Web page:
So…Do People Overseas Actually Hate Us?
I am proud to be an American. Like any country, we have our faults and by no means do I hold the nationalistic view we are the best country in the world and everyone should be just like us. However, we are also a country to be proud of. Quite a few Americans assume people hate us abroad, but honestly I was met more with questions and curiosity from other students. A lot of questions about Trump, our gun laws (or lack thereof), what it’s like living here, how college works and so forth. It is also hard to stereotype who an American is, given we are a nation of 300+ million people (Austria’s population is the size of my single state!), but hopefully us Americans reflected a positive image of our country.
Meeting people from other countries and cultures was truly an amazing experience. We had many differences, from punctuality to how we approach a group project, but also many similarities. It really doesn’t matter what country you are from to enjoy a good night at the bar or playing soccer (“football”). Some of the Americans and I concluded that our culture is very in the middle on many things. For example, we are not punctual down to the second, but in general we are on time and do not run on “Latin Time” so to speak. However, the warmth of Latin and Italian cultures was truly lovely. We are also not always the warmest culture where everyone you meet is instantly a “brother” and we are sometimes less immediately inclusive of new people, but we also enjoy small talk and smiling at people who pass by.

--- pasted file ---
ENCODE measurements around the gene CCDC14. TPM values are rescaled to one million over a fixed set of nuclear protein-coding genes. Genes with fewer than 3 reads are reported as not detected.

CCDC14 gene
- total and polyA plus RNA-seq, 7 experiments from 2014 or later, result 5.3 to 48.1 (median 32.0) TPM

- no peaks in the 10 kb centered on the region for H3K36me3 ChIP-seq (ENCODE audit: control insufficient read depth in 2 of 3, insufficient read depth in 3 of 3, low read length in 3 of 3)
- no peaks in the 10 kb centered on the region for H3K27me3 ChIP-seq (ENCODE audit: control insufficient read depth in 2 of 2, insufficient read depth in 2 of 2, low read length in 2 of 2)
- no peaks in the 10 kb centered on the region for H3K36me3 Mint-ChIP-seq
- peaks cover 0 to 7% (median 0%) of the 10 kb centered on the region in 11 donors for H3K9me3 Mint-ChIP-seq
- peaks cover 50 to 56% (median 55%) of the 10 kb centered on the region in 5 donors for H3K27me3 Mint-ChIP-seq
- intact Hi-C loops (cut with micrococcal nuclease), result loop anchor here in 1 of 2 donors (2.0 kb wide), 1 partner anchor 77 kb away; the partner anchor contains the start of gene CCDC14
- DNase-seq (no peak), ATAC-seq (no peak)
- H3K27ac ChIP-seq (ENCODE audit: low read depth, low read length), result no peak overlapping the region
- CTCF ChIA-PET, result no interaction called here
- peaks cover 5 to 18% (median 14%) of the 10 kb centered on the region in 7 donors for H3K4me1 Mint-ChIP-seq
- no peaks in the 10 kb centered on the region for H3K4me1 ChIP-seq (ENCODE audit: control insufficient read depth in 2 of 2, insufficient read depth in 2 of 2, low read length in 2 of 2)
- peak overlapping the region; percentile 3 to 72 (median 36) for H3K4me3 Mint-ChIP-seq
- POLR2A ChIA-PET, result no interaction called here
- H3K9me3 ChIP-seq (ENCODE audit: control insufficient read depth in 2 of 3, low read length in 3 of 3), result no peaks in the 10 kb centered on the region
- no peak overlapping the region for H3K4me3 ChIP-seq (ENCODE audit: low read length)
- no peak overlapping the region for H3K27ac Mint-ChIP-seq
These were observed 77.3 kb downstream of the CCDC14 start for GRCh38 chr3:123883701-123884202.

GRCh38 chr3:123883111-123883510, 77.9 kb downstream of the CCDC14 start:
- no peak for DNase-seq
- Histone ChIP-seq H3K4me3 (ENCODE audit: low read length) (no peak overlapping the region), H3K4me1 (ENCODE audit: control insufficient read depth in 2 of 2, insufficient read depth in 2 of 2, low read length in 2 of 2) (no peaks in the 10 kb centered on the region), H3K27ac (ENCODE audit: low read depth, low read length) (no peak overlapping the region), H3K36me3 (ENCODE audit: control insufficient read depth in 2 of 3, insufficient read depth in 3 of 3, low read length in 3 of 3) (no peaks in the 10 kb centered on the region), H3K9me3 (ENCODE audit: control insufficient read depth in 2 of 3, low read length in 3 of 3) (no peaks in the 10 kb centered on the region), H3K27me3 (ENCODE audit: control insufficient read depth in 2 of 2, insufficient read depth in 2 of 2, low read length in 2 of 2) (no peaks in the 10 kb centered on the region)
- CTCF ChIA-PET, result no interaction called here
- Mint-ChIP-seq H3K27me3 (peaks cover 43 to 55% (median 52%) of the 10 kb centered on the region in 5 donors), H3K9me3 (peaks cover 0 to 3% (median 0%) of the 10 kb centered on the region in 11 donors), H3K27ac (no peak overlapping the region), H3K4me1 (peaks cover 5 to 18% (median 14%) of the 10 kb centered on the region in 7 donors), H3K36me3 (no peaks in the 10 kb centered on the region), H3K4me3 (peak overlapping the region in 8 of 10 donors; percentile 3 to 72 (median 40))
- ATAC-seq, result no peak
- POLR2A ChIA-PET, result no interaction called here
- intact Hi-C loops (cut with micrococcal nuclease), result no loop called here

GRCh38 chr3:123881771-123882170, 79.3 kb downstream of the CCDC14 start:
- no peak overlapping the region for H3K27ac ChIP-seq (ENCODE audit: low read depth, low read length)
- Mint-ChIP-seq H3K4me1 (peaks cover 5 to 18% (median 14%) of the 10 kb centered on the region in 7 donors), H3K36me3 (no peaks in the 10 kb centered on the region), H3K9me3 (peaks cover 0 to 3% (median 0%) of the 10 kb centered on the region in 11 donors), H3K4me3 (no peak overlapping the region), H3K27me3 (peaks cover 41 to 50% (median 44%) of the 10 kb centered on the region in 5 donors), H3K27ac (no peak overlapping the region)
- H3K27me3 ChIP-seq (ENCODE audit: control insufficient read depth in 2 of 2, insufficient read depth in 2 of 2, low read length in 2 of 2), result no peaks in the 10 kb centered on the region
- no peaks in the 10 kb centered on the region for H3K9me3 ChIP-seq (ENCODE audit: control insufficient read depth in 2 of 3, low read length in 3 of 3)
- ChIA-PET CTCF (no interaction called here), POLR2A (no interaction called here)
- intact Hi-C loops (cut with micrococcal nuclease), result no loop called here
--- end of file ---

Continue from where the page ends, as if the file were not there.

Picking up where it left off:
I am incredibly thankful for the opportunity to study abroad, to meet the people I did, and see the places I saw. This is far from my last trip overseas so you can count on that. I traveled to some amazing places so I will be documenting some of them in individual posts as I did for Salzburg and Bratislava, I am just behind at the moment.
A List of the Cities I Visited:
- Vienna Austria
- Salzburg Austria
- Melk Austria
- Bratislava, Slovakia
- Prague, Czech Republic
- Budapest, Hungary
- Ljubljana, Slovenia
- Bled, Slovenia
- Venice, Italy
- London, England
It’s impossible for me to pick a favorite city out because each offered something incredibly unique. The award for underrated cities goes to Ljubljana and Bled Slovenia. The award for most budget friendly goes to Prague, Budapest, and Bratislava. Venice is one-of-a-kind. London meant the most to me because of my love for Tudor History. Vienna will always have a place in my heart, and Austria as a whole. I hope to finish writing up some more posts about the individual cities/countries in the coming week.
I’m not sure where this summer went because I feel like May just ended but here we are mid-August! I’m finishing up my last year in undergraduate studies (how is this possible!) so gotta make the most of this year. On another exciting note, I signed a lease for my first apartment and will be moving in and decorating soon with my roommate! Hooray for growing up!
Until next post,